Tuesday, November 6, 2012

Windows 8 + Salesforce.com Part 1

Over the past year I have written a bunch of articles about interfacing to Salesforce.com and Windows 8 WinRT application, so I thought it was about time to combine the two. This is the first of a series of articles that will show how to write a Windows 8 Win RT application that accesses Salesforce through the REST API.
The first thing you will need to do is setup the REST API in your instance of Salesforce. I covered how to do this in my Salesforce REST API post. Once this setup is done you will get a Consumer Key and Consumer Secret which we will use in a little bit.
To get started with our application,  open up Visual Studio 2012, create a new project and select Visual C#, Windows Store, Blank App (XAML). This will give us a simple base template to build on.
The next step in using the Salesforce REST API is to use OAuth to authenticate to Salesforce. The basic steps for doing this are the same as in the Windows forms app that I described in my original posts, but the details are a little different when implementing the process in a WinRT app. Add a class called sfdcLibrary to the project to hold all the Salesforce access functions, and add the following namespaces:

using System.IO;
using System.Net.Http.Headers;
using System.Runtime.Serialization.Json;
using Windows.Security.Authentication.Web;
using System.Net.Http;

Next add the following private variables to the class

private string clientID = "[Your Consumer Key]";
private string clientSecret = "[Your Consumer Secret]";
private string redirectURL = "resttest:callback";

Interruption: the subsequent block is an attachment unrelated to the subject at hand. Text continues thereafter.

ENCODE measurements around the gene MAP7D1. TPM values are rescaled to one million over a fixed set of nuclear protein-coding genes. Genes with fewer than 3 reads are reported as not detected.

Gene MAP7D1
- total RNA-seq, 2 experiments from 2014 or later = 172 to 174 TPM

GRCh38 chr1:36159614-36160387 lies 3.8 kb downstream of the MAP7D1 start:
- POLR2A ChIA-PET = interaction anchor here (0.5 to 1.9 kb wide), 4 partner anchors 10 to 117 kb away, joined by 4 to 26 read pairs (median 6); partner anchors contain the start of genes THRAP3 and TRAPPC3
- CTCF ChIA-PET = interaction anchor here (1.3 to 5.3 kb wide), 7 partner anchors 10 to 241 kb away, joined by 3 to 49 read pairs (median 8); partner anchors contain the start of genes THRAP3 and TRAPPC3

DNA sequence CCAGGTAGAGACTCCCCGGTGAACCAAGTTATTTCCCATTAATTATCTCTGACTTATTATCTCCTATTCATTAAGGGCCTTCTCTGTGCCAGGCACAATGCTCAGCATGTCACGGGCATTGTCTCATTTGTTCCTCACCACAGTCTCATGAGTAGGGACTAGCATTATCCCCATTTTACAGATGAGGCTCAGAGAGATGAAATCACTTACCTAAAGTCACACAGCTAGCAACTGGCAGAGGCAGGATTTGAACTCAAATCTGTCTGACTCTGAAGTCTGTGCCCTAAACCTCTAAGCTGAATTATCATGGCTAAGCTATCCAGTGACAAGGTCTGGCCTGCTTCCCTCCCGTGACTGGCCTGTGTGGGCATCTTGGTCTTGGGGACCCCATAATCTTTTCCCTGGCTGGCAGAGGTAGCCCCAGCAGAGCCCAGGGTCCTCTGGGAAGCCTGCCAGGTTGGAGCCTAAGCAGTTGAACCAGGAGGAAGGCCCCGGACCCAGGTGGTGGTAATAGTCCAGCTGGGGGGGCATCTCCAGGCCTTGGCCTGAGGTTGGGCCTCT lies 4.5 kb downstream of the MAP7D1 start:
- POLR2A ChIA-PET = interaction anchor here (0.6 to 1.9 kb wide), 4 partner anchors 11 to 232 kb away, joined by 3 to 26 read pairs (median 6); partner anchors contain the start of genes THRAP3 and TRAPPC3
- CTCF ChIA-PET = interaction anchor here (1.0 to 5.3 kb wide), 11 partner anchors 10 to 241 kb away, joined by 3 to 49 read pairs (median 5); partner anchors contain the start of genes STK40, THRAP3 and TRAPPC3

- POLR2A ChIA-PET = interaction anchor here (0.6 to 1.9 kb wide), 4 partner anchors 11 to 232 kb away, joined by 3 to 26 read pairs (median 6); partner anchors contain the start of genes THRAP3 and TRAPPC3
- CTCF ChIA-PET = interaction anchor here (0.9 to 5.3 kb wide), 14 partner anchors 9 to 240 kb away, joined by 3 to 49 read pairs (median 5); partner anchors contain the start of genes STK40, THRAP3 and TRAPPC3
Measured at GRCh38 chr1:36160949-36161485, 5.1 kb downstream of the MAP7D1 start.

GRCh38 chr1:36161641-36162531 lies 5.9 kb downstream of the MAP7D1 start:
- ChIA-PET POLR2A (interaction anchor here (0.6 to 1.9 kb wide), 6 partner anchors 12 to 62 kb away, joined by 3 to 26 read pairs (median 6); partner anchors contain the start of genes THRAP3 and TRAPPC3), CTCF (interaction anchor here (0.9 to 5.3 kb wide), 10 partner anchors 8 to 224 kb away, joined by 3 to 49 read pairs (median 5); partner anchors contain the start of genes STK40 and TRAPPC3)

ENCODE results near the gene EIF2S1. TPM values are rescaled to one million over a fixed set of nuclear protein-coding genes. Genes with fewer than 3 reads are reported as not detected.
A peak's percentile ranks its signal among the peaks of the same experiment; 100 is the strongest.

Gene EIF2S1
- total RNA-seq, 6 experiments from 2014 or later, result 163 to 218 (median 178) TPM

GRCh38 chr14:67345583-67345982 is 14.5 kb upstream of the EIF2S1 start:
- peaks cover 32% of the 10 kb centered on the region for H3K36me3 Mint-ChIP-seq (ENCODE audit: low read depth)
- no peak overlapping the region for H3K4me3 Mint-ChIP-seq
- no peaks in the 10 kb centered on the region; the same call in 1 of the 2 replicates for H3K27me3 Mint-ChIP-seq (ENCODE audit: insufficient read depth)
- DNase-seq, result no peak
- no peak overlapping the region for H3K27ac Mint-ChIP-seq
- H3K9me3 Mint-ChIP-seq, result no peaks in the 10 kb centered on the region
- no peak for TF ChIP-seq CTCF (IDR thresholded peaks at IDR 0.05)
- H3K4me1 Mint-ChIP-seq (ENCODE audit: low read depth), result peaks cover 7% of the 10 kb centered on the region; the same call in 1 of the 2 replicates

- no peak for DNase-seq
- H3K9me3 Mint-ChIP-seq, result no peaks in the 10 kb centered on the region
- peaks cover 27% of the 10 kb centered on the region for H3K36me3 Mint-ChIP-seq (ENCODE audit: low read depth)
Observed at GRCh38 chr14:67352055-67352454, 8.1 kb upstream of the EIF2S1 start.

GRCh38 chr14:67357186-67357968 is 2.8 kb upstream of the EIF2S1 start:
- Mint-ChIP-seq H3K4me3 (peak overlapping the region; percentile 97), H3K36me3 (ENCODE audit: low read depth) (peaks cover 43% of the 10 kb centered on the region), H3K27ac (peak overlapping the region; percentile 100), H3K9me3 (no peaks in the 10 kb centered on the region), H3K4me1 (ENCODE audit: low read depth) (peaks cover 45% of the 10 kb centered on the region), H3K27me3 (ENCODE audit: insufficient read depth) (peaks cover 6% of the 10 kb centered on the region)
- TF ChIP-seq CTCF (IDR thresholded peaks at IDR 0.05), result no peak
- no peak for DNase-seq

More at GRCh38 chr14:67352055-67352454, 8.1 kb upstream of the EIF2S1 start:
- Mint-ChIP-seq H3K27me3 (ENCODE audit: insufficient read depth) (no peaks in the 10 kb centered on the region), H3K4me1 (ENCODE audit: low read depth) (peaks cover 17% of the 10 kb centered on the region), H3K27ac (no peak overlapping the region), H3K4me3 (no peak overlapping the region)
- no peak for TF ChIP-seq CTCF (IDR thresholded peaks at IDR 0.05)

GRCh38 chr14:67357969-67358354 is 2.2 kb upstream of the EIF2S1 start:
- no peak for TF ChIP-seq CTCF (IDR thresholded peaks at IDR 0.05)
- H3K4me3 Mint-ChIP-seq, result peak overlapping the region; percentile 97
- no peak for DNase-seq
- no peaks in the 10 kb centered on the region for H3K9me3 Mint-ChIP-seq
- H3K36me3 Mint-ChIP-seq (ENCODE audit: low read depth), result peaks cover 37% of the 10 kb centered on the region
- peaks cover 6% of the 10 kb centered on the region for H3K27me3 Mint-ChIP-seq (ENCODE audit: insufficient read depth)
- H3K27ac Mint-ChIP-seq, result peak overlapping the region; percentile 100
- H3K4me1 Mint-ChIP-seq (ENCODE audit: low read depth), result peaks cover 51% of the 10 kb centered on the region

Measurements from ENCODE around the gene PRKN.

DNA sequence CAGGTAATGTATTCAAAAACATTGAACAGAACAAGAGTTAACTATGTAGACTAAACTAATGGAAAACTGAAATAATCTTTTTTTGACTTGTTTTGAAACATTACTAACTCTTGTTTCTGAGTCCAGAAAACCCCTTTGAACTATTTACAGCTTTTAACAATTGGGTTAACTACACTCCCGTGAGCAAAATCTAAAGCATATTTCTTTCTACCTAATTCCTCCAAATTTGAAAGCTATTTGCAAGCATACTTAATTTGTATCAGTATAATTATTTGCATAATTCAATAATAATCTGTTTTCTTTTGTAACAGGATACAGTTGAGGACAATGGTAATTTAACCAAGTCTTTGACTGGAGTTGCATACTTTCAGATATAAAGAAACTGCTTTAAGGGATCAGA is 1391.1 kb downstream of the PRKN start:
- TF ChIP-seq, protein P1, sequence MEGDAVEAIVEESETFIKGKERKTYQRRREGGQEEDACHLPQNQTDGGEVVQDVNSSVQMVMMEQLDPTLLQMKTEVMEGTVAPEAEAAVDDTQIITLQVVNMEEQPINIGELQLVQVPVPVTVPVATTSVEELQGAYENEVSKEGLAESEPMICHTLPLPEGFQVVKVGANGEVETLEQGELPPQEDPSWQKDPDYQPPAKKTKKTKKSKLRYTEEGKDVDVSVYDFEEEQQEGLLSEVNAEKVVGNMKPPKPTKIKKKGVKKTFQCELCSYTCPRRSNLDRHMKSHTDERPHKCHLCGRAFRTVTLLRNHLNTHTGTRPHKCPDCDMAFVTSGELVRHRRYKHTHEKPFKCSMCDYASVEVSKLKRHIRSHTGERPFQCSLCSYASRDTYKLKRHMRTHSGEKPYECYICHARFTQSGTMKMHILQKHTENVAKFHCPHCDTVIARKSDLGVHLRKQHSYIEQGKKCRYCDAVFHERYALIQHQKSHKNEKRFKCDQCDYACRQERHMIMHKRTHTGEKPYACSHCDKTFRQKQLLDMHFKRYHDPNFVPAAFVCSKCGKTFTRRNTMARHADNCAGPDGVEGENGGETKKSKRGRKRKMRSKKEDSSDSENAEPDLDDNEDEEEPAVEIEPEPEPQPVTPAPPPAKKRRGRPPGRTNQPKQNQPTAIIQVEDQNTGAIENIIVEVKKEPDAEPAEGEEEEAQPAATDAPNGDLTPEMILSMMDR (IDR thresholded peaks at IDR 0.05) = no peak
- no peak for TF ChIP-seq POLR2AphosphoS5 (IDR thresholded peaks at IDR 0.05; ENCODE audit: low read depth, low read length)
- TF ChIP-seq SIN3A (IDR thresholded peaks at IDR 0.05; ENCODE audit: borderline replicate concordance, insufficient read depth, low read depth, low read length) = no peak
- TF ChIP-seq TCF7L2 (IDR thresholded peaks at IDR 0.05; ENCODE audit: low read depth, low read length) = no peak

private TokenResponse accessToken = null;

Be sure to put in the consumer key and consumer secret you got when you setup Remote Access in Salesforce. TokenResponse is a class that will hold all the details that the authentication process sends back. It looks like this.

public class TokenResponse
    public string id { get; set; }
    public string issued_at { get; set; }
    public string refresh_token { get; set; }
    public string instance_url { get; set; }
    public string signature { get; set; }
    public string access_token { get; set; }

Now we can look at the code for doing the OAuth login, here is the first part

public async Task<bool> LoginSalesforce()
    var authURI = new StringBuilder();
    authURI.Append("&client_id=" + clientID);
    authURI.Append("&redirect_uri=" + redirectURL);

    var result = await WebAuthenticationBroker.AuthenticateAsync(WebAuthenticationOptions.None, new Uri(authURI.ToString()), new Uri(redirectURL));

    if (result.ResponseStatus != WebAuthenticationStatus.Success) return false;

First thing you will notice  is the async keyword and the return type of  Task<bool>. These will allow this function to be called asynchronously and are also needed because we will be using async functions. Next we build the URI that is needed to bring up the Salesforce login page to authenticate the user. In the Windows forms application we used a web browser control to handle this, but it turns out to be much easier to do in WinRT by using WebAuthenticationBroker class.

On the WebAuthenticationBroker we call the AuthenticateAsync method. The first parameter just specifies that we don’t want any special options. The second is a URI object  that contains the URI of the page that will do the authentication. When the method is called a new page will be displayed automatically in the application and the web page pointed to by the URI will be displayed so the user can login. The final parameter of the method is used to determine when the login process is complete. It contains the URI that the login page will re-direct to when done, so the AuthenticateAsync function will look for this address to know when to return from the method.